News National Refugees on Manus Island ‘arrested’ and moved out of detention centre ‘by force’
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Refugees on Manus Island ‘arrested’ and moved out of detention centre ‘by force’

Kurdish refugee Behrouz Boochani was forced out of the Manus Island centre on Thursday, the men say.
Kurdish refugee Behrouz Boochani was forced out of the Manus Island centre on Thursday, the men say. Photo: Supplied
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A refugee who acted as a leader and spokesperson for the men detained on Manus Island has been arrested as Papua New Guinea police descended on the decommissioned processing centre.

Kurdish refugee and journalist Behrouz Boochani was marched away by officers wearing camouflage on Thursday afternoon as tensions escalated.

About 40 other men were also removed by force and taken to new transit centre Hillside Haus, according to refugees.

Immigration Minister Peter Dutton confirmed to Sky News ‘a number’ of detainees had been moved.

“A number of people I’m advised have been moved and we would expect the number which, up until this morning, had been about 370 people in that centre would drop well below that now,” Mr Dutton said.

“Like us, the PNG authorities want people to leave the centre and go to the new $10 million facility and all the services are provided there including medical and food.”

Prime Minister Malcolm Turnbull stressed it was time for the men to relocate.

“The people on Manus should go to the alternative places of safety with all of the facilities they need. They should do so peacefully, and they should do so in accordance with the lawful directions of Papua New Guinea,” Mr Turnbull said on Thursday.

PNG police and immigration officials entered the site shortly before 7am local time (8am AEDT) on Thursday.

There are claims “aggressive” officers threw stones and “beat” the men with long rods.

Manus Island refugees
The men claim PNG police and immigration officials set fire to their belongings.

One man was pictured with light blood splatter on his chest. Two others were said to have fallen unconscious earlier on Thursday. One suffers epilepsy while the others has heart problems, the men said.

The refugees and asylum seekers also claim officers trashed their belongings and deliberately destroyed food and water rations while the detainees chanted, “freedom, freedom”.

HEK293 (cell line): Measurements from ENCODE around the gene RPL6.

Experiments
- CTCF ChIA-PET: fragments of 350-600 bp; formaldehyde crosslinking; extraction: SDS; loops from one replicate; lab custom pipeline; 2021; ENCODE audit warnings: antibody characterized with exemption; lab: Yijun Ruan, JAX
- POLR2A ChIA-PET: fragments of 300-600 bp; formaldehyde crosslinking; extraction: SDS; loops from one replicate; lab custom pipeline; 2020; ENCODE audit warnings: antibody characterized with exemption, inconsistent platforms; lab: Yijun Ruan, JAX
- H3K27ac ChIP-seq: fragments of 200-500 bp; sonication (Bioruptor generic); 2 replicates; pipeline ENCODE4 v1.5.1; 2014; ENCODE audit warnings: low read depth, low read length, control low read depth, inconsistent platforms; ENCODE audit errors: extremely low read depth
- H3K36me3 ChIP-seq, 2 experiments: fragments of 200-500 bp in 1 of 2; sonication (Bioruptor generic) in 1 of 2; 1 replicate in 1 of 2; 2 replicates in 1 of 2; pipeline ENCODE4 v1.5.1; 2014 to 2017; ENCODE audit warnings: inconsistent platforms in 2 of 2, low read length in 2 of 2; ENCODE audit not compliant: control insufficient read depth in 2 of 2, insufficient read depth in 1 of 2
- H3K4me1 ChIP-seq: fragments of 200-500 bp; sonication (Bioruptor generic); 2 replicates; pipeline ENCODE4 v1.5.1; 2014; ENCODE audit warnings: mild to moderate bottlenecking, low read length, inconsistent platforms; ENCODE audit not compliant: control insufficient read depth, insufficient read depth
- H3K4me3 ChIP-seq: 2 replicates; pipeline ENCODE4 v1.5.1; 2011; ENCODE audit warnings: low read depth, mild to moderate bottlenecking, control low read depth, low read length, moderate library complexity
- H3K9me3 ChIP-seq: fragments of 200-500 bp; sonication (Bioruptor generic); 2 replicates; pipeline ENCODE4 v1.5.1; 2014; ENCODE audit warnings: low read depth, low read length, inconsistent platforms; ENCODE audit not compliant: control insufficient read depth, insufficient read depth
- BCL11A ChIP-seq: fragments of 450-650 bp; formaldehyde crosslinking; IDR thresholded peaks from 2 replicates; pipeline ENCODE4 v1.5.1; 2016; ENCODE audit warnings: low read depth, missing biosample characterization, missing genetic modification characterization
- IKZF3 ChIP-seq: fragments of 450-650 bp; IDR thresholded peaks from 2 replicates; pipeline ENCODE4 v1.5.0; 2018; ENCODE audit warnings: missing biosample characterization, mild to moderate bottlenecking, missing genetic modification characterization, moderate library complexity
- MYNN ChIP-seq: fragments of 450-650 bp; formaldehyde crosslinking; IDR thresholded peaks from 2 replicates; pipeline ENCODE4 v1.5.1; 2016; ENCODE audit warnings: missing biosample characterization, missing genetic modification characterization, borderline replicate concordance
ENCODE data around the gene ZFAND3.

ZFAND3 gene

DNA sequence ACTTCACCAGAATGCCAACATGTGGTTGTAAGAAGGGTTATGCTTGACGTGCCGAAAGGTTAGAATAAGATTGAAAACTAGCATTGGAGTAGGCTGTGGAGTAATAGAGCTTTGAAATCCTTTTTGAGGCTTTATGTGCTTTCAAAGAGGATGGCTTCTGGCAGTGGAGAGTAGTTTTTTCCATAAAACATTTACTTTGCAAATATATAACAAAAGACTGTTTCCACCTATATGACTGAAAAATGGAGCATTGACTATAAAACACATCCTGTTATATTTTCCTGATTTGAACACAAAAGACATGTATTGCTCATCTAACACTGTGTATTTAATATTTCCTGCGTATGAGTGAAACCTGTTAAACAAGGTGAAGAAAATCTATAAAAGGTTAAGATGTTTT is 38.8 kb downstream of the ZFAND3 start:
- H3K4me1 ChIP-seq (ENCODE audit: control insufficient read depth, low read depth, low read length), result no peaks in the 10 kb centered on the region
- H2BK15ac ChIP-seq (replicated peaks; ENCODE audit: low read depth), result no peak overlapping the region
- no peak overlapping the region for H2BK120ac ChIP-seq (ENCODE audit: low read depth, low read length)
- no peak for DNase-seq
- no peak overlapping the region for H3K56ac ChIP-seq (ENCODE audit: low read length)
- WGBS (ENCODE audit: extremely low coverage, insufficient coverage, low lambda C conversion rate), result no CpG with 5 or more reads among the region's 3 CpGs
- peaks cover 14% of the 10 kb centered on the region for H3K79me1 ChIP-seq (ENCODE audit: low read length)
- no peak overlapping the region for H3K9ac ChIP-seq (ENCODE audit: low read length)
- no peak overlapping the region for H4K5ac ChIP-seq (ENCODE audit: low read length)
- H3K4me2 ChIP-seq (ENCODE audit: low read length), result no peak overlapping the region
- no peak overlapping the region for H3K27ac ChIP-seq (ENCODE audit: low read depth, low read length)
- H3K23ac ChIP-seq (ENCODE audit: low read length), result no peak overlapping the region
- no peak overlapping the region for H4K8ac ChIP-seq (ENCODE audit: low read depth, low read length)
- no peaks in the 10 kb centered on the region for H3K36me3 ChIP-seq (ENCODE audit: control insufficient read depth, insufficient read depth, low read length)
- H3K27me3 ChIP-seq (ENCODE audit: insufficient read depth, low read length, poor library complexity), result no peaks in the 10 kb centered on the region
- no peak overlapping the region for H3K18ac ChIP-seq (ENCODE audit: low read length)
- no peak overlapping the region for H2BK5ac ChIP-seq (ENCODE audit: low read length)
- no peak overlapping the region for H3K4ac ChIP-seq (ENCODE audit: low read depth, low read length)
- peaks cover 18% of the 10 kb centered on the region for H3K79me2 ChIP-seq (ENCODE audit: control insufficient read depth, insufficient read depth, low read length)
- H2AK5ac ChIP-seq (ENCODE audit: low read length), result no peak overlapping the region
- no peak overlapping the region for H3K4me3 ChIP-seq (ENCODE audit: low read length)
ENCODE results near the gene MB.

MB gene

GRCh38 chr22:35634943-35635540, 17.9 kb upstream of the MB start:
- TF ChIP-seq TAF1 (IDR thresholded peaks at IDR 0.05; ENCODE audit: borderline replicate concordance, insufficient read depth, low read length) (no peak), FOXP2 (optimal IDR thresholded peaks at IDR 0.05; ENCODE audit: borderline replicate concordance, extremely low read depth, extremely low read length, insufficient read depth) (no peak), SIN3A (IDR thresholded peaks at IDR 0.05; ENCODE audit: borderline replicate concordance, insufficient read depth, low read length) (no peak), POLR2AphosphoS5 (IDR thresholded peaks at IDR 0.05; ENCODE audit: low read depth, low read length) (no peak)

The Media Entertainment and Arts Alliance union slammed the “targeted” arrest of Mr Boochani as an “egregious attack on press freedom”.

Meanwhile, Labor’s immigration spokesperson Shayne Neumann agreed with the government, saying the men needed to resign to the alternative centres.

He added that Mr Turnbull had a “moral obligation” to deescalate the crisis, and go ahead with the resettlement offer put forward by New Zealand.

The Greens described the forced removal as a “dark day” in Australia’s history.

“It’s a foul and now-bloodied stain on our national conscience,” Greens Senator Nick McKim said in Hobart on Thursday.

“Dutton tried to starve and dehydrate the men out of his prison, now he’s using violence to try to force them out.”

The nearly 400 men remaining at the Lombrum centre had peacefully resisted the move for three weeks since water, food and electricity was withdrawn.

Witnesses on Manus have disputed that the alternative sites on Lorengau have essential services. The men say they do not want to move to yet another detention, and fear violence from locals in the area.

About 20 protestors blockaded the entrance to the Victorian Liberal Party's headquarters in Melbourne CBD to protest the unfolding crisis on Manus Island.
About 20 protestors blockaded the entrance to the Victorian Liberal Party’s headquarters in Melbourne CBD to protest the unfolding crisis on Manus Island. Photo: The New Daily/Simon Rankin

In Melbourne, about 20 protestors barricaded themselves at the entrance of the Victorian Liberal Party’s headquarters in the CBD as the crisis unfolded.

Furniture and wooden pallets were used to obstruct the doorway. At least 30 police officers lined the outskirts of the demonstration and caged in the protestors.

Protestor Sonya Arquette told The New Daily the situation on Manus was “reaching breaking point”.

Another demonstrator, Kat Moore, said the police operation on Thursday was increasing “the risk of men being seriously harmed”.

Asked what the action was calling for, Ms Moore said Australia needed to “facilitate the safe passage of the men to a safe country”.

“They need to stop playing politics with peoples lives,” Ms Moore said.

The New Daily has attempted to reach PNG police chief David Yapu.

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